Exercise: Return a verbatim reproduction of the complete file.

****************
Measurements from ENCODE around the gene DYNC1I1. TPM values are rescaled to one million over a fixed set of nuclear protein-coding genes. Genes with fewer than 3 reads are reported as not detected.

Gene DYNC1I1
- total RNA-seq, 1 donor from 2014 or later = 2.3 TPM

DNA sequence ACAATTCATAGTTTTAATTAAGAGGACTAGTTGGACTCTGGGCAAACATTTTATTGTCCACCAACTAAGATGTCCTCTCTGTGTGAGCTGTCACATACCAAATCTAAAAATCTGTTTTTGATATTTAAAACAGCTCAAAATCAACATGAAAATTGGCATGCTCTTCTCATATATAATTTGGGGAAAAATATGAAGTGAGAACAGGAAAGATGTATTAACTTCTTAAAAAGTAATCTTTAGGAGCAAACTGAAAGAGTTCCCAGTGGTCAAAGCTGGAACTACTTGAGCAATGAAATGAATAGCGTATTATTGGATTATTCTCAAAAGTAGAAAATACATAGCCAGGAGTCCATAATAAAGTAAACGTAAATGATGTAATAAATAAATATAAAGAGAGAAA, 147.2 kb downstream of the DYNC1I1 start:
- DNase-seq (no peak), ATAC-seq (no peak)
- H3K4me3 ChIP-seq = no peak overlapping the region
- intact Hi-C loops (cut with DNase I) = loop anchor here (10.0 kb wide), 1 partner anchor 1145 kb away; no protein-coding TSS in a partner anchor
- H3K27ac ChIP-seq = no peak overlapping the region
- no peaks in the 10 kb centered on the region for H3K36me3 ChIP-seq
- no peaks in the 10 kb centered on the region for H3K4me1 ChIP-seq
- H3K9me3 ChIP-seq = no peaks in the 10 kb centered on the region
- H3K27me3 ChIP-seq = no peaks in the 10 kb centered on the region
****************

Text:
Measurements from ENCODE around the gene DYNC1I1. TPM values are rescaled to one million over a fixed set of nuclear protein-coding genes. Genes with fewer than 3 reads are reported as not detected.

Gene DYNC1I1
- total RNA-seq, 1 donor from 2014 or later = 2.3 TPM

DNA sequence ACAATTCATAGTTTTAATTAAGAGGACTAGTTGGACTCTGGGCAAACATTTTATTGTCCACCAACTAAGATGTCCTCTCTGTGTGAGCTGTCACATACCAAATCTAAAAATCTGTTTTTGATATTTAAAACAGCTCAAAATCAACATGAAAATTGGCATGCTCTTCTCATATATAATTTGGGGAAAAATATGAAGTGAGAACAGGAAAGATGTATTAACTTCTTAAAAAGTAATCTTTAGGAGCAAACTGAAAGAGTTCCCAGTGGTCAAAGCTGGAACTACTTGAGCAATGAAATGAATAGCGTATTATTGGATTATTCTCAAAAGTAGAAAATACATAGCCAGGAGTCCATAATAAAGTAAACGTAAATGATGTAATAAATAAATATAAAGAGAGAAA, 147.2 kb downstream of the DYNC1I1 start:
- DNase-seq (no peak), ATAC-seq (no peak)
- H3K4me3 ChIP-seq = no peak overlapping the region
- intact Hi-C loops (cut with DNase I) = loop anchor here (10.0 kb wide), 1 partner anchor 1145 kb away; no protein-coding TSS in a partner anchor
- H3K27ac ChIP-seq = no peak overlapping the region
- no peaks in the 10 kb centered on the region for H3K36me3 ChIP-seq
- no peaks in the 10 kb centered on the region for H3K4me1 ChIP-seq
- H3K9me3 ChIP-seq = no peaks in the 10 kb centered on the region
- H3K27me3 ChIP-seq = no peaks in the 10 kb centered on the region